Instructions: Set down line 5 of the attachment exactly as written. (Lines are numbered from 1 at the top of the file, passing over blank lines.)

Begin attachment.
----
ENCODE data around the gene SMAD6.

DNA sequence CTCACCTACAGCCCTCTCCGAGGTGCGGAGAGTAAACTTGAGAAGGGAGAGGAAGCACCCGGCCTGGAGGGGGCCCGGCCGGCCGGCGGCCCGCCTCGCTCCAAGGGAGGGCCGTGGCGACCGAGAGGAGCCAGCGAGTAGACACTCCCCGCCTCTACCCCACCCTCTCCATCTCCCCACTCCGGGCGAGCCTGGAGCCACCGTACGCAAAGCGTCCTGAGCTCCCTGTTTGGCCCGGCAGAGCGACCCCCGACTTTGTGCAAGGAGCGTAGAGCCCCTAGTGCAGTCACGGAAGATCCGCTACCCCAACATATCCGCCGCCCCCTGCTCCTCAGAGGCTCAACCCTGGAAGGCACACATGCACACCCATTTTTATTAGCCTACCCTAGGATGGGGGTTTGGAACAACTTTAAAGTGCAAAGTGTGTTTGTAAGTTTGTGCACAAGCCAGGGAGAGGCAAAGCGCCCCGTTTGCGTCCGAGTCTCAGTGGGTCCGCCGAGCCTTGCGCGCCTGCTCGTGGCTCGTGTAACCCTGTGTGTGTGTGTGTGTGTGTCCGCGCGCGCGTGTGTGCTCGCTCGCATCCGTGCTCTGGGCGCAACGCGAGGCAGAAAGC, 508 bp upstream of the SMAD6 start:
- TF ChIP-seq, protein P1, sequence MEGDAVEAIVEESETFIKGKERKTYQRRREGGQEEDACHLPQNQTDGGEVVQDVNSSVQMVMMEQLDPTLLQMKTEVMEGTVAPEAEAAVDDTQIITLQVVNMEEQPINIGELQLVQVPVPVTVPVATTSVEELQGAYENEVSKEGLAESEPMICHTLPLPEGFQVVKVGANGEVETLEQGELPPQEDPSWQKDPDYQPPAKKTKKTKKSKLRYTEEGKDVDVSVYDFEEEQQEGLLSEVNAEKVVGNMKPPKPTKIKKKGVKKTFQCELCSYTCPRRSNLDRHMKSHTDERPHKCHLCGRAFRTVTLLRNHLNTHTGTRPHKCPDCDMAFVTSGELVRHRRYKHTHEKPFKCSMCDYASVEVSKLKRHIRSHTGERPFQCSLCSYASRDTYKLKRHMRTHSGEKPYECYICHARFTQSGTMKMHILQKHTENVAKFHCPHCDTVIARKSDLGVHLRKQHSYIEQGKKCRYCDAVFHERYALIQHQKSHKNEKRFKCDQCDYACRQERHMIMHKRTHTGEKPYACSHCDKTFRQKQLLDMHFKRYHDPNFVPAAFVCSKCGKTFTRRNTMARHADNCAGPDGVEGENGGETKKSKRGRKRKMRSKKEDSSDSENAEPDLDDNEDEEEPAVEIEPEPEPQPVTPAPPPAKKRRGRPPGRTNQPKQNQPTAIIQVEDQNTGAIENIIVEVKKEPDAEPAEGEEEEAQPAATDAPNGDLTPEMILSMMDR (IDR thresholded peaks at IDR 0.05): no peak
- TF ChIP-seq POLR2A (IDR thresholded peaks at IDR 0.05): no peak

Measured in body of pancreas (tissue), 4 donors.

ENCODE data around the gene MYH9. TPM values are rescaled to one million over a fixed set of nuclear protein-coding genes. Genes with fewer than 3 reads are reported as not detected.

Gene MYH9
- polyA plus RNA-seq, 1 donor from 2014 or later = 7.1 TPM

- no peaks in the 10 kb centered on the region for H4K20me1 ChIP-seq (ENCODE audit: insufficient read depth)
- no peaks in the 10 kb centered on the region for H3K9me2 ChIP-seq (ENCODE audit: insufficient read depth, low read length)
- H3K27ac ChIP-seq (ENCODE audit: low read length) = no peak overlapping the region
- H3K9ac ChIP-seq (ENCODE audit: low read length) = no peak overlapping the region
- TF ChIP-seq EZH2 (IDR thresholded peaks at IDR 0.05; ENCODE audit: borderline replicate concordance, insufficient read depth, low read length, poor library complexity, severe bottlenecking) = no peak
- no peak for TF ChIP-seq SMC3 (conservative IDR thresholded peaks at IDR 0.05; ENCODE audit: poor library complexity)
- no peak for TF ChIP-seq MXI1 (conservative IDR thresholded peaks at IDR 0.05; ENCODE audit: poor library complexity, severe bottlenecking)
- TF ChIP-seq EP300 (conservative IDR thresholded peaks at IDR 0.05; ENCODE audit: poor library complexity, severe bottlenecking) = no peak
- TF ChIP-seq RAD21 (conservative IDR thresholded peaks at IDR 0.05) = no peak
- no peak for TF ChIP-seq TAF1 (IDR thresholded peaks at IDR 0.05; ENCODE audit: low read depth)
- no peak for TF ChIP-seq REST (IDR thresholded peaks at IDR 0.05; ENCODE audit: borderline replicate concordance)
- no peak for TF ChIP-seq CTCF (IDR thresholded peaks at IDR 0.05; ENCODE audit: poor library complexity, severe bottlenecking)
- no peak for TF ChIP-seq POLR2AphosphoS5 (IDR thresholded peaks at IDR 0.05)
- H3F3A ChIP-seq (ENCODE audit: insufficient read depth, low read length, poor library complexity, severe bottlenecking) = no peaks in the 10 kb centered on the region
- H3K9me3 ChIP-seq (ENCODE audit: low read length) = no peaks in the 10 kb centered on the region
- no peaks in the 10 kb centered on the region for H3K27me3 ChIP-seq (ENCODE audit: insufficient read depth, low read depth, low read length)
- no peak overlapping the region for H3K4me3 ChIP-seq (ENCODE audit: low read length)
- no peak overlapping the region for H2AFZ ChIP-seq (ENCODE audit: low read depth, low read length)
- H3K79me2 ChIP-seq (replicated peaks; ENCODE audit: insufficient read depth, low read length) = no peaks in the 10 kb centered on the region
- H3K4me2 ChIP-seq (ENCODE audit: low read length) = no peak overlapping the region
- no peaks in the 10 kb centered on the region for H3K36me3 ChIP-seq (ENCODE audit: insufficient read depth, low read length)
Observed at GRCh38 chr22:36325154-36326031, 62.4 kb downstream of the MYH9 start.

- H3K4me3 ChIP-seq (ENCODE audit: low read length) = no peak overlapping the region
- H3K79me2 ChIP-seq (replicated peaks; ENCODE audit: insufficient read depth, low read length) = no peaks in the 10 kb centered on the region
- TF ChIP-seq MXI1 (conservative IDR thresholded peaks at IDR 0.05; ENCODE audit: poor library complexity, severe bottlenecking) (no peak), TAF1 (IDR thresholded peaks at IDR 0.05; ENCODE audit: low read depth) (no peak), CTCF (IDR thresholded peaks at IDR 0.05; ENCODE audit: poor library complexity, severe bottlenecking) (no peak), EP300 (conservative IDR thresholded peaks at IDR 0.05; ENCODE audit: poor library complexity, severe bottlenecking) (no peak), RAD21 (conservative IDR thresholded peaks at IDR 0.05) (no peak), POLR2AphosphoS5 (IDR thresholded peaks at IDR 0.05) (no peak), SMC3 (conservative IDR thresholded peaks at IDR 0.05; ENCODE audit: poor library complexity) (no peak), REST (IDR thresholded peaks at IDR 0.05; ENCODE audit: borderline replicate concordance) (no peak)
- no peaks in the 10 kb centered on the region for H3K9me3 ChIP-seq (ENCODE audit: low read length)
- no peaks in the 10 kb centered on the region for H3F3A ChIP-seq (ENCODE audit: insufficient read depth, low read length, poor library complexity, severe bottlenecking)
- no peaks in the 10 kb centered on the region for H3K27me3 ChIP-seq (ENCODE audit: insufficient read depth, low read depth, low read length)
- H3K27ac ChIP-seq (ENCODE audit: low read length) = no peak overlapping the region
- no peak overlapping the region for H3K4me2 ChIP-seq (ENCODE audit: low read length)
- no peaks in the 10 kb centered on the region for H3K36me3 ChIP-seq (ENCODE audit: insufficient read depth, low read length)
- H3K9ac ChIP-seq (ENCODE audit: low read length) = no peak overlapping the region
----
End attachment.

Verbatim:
Measured in body of pancreas (tissue), 4 donors.